Regret influences our choices as we are making them. Regret isn’t just experienced after the fact. We actively anticipate regret and take it into account when making decisions. This is known as regret aversion.
Regret aversion is different from risk aversion or loss aversion. We sometimes take more risk to avoid feeling regret. For example, the gambler who accepts a “double or nothing” bet is taking an even bigger risk to avoid the regret that comes with facing up to a loss.
What does Regret Aversion Look Like?
Here are some of my worst mistakes. Each mistake was largely due to regret aversion:
- “Company XYZ looks fairly-priced, but there’s a chance that it might fall in value. I don’t want to feel like an idiot if it drops 10% after I buy it. So, I’ll wait and buy it on the next pull-back.” The stock doubles.
- “Stock ABC is up 10% since I bought it and the outlook for the company is improving. It’s still below my estimate of value. I should buy more. But what if I’m wrong? I’ll wait and see what happens.” ABC is up another 30% in less than 3 months.
- “DEF is well positioned to take advantage of rising interest rates. I’ve done my homework on it, including reading the 10k from cover to cover. But Tom thinks I’d be nuts to buy US financials. He says you can’t trust the book value. Tom thinks the S&P 500 is way over-priced and that we’re due for a crash. What if he’s right? Maybe I should wait?” DEF is up almost 100% in 9 months.
- “I really should sell RST, its down 10% since I bought it, but more importantly revenues are still falling and the fundamentals aren’t improving. But what if the new product they’re working on is a success? What if they use the billions that they have in cash to make an acquisition? The stock will rally and I’ll feel stupid for missing it. Maybe I should wait.” RST falls a further 15%.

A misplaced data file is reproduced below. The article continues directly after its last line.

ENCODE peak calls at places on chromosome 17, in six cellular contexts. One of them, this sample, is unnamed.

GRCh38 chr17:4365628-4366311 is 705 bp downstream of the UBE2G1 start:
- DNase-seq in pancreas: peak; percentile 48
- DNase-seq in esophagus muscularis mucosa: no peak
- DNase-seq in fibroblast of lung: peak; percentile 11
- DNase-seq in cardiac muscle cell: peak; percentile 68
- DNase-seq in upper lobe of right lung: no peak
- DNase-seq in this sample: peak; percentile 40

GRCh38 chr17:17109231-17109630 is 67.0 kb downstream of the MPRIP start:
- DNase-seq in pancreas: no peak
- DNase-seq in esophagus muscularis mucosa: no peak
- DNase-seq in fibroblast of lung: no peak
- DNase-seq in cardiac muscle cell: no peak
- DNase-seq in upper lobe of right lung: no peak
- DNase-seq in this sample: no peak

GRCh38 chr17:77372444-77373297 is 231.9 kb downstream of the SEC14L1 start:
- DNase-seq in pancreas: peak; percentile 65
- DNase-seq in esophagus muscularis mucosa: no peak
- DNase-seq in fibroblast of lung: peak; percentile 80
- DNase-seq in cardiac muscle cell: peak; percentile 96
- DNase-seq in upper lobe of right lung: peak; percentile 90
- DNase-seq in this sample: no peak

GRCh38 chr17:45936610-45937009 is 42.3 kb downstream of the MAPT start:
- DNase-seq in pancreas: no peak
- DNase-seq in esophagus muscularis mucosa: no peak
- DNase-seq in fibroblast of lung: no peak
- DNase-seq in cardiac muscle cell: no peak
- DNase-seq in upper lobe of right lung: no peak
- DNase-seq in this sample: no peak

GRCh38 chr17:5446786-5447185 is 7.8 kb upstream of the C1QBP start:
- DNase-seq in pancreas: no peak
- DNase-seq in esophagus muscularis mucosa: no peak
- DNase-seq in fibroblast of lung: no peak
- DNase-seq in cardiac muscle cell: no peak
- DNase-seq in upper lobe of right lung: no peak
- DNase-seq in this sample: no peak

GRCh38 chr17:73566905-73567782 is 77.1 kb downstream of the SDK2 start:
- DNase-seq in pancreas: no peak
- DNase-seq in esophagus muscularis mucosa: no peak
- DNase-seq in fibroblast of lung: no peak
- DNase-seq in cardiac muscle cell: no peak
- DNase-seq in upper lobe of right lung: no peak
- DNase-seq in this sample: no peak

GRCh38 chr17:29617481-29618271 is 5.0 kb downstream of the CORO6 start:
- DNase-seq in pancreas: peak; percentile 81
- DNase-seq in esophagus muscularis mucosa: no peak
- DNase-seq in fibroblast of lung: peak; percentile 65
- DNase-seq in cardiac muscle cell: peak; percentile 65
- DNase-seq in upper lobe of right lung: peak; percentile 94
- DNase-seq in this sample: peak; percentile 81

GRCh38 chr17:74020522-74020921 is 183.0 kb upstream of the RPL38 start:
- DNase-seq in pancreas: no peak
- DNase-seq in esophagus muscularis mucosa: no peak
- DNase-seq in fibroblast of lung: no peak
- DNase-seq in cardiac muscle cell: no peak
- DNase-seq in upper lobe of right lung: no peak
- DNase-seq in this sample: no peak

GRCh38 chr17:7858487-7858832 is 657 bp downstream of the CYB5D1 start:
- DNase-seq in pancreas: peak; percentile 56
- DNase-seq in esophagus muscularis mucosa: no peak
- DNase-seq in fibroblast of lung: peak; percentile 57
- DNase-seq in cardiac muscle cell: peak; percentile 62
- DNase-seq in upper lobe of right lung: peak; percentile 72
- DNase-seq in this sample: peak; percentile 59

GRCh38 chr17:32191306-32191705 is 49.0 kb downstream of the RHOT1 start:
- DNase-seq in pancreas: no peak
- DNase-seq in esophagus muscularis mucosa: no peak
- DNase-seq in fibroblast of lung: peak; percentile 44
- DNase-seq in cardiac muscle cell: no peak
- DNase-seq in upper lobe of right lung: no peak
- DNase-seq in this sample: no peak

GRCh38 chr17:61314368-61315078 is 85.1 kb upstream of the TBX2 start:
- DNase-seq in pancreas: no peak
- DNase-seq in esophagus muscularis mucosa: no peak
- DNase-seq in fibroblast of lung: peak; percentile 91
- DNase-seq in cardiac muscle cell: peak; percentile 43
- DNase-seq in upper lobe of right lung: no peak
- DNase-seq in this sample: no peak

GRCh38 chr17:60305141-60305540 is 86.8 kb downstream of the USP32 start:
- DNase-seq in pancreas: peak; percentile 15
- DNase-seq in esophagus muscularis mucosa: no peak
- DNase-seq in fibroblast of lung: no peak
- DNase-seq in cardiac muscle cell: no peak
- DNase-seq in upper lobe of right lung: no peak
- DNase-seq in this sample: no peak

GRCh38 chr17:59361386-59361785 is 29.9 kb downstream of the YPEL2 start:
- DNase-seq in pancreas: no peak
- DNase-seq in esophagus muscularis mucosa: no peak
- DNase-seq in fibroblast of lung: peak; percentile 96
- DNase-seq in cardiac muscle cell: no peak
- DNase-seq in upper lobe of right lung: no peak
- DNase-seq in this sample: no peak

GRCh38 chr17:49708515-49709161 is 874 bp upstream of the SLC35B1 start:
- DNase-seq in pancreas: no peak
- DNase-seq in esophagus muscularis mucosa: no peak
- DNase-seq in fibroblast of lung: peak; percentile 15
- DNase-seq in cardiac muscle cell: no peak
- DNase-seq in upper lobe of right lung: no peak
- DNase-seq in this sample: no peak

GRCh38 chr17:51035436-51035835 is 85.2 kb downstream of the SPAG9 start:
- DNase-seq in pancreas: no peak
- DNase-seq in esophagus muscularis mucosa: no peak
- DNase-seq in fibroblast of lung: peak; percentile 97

Why does Regret Aversion Matter?
Simply because every investment decision that we face carries the risk that regret aversion will lead us astray.
Investing involves making decisions about the future and with incomplete information. It requires making decisions in the face of uncertainty. In many cases, there is no way of finding out if the decision was correct until several years into the future. If that doesn’t sound like a breeding ground for regret aversion then I don’t know what does.
Every decision requires us to ask “what if?” In other words, it forces us to make comparisons.
We all get to see our mistakes in high-definition; thanks to real-time market pricing, performance surveys and monthly returns.
Regret aversion is one of the main causes of the disposition effect – the tendency to sell winners while holding onto losers.
We can’t avoid regret aversion entirely, but we can learn to manage it if we:
- Make the right comparisons to help us draw the right conclusions
- Allow it to motivate us to engage in deliberate practice (instead feeding regret aversion)
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Market Fox posts on behavioural finance and decision-making for investors:
- Managing the Disposition Effect
- Prospect Theory – Explained in Under 2 Minutes
- The Disposition Effect – Why it Matters
- Prospect Theory – A Beginner’s Guide